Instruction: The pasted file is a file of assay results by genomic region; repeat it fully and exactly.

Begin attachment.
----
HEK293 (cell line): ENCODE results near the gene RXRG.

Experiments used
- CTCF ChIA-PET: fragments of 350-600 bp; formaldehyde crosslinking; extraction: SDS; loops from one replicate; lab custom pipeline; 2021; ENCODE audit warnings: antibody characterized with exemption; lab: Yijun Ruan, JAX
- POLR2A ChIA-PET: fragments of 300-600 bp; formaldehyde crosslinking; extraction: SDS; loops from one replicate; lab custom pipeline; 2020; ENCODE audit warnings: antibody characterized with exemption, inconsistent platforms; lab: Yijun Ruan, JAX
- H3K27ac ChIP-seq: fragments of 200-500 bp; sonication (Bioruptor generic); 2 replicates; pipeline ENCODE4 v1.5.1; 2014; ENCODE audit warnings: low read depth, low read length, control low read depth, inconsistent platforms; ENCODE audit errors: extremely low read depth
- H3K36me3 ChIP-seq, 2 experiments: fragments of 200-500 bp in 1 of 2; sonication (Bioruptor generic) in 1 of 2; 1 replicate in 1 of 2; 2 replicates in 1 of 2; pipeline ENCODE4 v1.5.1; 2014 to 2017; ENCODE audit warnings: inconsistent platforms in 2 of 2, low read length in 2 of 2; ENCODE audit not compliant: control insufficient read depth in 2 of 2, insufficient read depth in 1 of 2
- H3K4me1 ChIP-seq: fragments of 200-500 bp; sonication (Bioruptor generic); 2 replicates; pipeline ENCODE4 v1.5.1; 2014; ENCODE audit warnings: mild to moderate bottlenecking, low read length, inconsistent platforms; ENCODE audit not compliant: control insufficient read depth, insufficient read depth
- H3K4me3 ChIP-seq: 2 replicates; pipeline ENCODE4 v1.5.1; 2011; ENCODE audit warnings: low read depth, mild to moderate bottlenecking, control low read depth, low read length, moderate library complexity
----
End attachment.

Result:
HEK293 (cell line): ENCODE results near the gene RXRG.

Experiments used
- CTCF ChIA-PET: fragments of 350-600 bp; formaldehyde crosslinking; extraction: SDS; loops from one replicate; lab custom pipeline; 2021; ENCODE audit warnings: antibody characterized with exemption; lab: Yijun Ruan, JAX
- POLR2A ChIA-PET: fragments of 300-600 bp; formaldehyde crosslinking; extraction: SDS; loops from one replicate; lab custom pipeline; 2020; ENCODE audit warnings: antibody characterized with exemption, inconsistent platforms; lab: Yijun Ruan, JAX
- H3K27ac ChIP-seq: fragments of 200-500 bp; sonication (Bioruptor generic); 2 replicates; pipeline ENCODE4 v1.5.1; 2014; ENCODE audit warnings: low read depth, low read length, control low read depth, inconsistent platforms; ENCODE audit errors: extremely low read depth
- H3K36me3 ChIP-seq, 2 experiments: fragments of 200-500 bp in 1 of 2; sonication (Bioruptor generic) in 1 of 2; 1 replicate in 1 of 2; 2 replicates in 1 of 2; pipeline ENCODE4 v1.5.1; 2014 to 2017; ENCODE audit warnings: inconsistent platforms in 2 of 2, low read length in 2 of 2; ENCODE audit not compliant: control insufficient read depth in 2 of 2, insufficient read depth in 1 of 2
- H3K4me1 ChIP-seq: fragments of 200-500 bp; sonication (Bioruptor generic); 2 replicates; pipeline ENCODE4 v1.5.1; 2014; ENCODE audit warnings: mild to moderate bottlenecking, low read length, inconsistent platforms; ENCODE audit not compliant: control insufficient read depth, insufficient read depth
- H3K4me3 ChIP-seq: 2 replicates; pipeline ENCODE4 v1.5.1; 2011; ENCODE audit warnings: low read depth, mild to moderate bottlenecking, control low read depth, low read length, moderate library complexity